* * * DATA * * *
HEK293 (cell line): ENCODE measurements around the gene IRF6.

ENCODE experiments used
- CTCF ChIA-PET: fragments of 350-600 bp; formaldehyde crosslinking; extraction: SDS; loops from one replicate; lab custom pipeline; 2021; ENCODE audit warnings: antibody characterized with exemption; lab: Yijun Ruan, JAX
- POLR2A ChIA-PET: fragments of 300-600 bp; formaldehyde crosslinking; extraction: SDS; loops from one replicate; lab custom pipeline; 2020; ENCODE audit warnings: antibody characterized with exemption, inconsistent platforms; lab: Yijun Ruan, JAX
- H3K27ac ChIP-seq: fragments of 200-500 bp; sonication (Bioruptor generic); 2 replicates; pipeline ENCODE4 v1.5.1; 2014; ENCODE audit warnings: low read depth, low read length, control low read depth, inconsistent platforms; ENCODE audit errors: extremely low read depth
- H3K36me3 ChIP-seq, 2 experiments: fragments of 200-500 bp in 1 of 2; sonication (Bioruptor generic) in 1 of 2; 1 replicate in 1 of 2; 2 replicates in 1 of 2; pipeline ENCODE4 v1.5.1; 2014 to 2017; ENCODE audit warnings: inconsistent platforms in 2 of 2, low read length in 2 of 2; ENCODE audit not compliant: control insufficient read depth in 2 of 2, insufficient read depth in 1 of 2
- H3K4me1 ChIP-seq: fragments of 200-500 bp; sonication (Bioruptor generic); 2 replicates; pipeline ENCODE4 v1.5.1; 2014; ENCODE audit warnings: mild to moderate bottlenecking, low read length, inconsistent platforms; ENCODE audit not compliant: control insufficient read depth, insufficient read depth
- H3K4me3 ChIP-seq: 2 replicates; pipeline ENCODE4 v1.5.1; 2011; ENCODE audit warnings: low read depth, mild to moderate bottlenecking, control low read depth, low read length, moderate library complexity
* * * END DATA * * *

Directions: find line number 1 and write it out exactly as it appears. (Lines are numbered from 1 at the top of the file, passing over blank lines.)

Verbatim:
HEK293 (cell line): ENCODE measurements around the gene IRF6.